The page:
The Exonerated Face Excitement, Grim Realities


Known as the “Snaggletooth Killer” on Arizona’s death row, after DNA cleared him Ray Krone has addressed the United Nations, toured Europe to protest the death penalty, mingled with celebrities, and attracted his own groupies, says the Philadelphia Inquirer. Nick Yarris, released from Pennsylvania’s death row last year after DNA exonerated him in a 1981 rape and murder, has been on a similar odyssey, speaking at college campuses, and telling his story on TV programs and in an award-winning documentary.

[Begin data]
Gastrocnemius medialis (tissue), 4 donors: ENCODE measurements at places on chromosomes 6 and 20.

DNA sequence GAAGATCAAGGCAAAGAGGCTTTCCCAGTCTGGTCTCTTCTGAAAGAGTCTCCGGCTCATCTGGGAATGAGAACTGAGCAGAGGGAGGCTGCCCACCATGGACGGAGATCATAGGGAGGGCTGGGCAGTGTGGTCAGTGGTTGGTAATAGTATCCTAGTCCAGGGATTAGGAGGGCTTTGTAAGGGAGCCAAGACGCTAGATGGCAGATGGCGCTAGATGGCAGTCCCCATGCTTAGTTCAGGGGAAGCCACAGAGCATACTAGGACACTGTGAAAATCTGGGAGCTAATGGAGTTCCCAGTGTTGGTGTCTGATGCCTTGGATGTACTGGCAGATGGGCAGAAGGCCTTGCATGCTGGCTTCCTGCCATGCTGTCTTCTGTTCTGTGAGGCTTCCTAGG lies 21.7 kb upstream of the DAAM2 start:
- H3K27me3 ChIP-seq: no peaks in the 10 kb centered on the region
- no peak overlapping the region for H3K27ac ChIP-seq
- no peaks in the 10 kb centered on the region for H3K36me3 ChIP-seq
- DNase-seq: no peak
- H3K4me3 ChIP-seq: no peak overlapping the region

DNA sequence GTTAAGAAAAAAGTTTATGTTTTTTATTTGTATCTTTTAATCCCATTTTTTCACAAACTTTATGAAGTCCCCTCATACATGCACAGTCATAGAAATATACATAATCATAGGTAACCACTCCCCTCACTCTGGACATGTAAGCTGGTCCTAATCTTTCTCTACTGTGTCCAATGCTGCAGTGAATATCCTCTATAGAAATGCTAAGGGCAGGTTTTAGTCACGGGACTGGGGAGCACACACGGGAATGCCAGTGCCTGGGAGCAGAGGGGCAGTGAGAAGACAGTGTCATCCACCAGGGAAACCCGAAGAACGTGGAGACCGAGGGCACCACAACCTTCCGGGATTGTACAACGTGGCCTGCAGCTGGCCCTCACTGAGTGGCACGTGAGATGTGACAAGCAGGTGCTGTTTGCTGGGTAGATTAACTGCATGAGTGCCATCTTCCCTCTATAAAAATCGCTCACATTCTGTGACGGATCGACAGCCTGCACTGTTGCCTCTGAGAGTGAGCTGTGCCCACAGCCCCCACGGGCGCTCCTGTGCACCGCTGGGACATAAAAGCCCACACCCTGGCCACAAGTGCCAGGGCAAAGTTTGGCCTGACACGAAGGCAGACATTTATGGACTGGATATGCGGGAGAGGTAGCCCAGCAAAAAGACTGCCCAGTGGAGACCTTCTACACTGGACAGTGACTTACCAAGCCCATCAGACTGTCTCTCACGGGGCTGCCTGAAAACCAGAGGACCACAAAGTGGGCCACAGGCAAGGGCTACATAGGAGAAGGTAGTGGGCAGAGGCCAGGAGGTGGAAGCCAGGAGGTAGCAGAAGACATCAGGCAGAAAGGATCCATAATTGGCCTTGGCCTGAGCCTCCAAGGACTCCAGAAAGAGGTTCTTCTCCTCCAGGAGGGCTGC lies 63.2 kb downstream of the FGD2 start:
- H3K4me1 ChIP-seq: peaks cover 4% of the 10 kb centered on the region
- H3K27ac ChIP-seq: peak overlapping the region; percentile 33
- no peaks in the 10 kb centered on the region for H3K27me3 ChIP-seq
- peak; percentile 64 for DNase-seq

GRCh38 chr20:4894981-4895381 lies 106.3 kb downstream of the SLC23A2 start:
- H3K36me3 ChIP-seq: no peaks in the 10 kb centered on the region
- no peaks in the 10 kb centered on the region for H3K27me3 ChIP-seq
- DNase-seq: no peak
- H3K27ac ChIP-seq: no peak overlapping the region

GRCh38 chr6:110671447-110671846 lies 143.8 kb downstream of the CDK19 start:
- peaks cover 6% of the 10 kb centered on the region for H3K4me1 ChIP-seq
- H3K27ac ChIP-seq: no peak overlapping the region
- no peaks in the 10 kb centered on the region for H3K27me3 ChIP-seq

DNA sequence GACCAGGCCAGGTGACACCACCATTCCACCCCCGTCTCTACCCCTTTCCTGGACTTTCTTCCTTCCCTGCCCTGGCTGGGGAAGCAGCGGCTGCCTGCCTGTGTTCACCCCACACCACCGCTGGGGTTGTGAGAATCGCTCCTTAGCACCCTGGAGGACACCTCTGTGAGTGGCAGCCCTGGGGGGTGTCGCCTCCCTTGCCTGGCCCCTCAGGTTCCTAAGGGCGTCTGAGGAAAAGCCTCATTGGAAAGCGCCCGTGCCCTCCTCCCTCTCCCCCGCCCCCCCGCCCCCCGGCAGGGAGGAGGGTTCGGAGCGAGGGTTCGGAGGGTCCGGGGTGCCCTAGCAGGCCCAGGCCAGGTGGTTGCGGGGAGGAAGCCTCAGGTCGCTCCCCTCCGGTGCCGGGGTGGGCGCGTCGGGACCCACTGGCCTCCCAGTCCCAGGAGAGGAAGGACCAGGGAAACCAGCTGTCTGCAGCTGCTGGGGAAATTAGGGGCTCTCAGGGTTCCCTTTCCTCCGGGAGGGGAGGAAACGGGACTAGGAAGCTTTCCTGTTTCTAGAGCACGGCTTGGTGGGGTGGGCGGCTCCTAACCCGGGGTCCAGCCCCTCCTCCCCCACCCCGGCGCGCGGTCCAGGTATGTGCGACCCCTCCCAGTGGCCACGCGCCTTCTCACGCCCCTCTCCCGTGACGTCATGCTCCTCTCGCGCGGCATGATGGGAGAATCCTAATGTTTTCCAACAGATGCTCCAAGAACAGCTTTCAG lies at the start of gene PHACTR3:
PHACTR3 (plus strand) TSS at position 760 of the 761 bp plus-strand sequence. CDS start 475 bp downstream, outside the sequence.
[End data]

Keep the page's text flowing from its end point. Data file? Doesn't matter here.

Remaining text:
For the exonerated, the exciting travels and high-profile invitations are a distraction from the grim realities of life after prison. Longtime inmates have lost jobs, homes, and, often, their families. They carry the emotional scars of prison and the trip through the court system as well as the stresses of returning to society. Some revert to past problems such as alcohol and drug abuse. “Emotionally and psychologically, it’s a roller-coaster ride,” said James McCloskey of Centurion Ministries, a Princeton organization whose efforts have led to the exoneration of 36 people. “It’s like they’re a Martian coming down to Earth.” About 19 states have laws to compensate for the lost years. Ernest Duff of the California-based Life After Exoneration Program, started in 2003 to help the growing number of people cleared of crimes, said that the newly exonerated often suffer from depression, anxiety and posttraumatic stress. Yarris said he felt as if he had been stuck in a “time warp” and emerged from prison feeling much like the 20-year-old he was when he entered.


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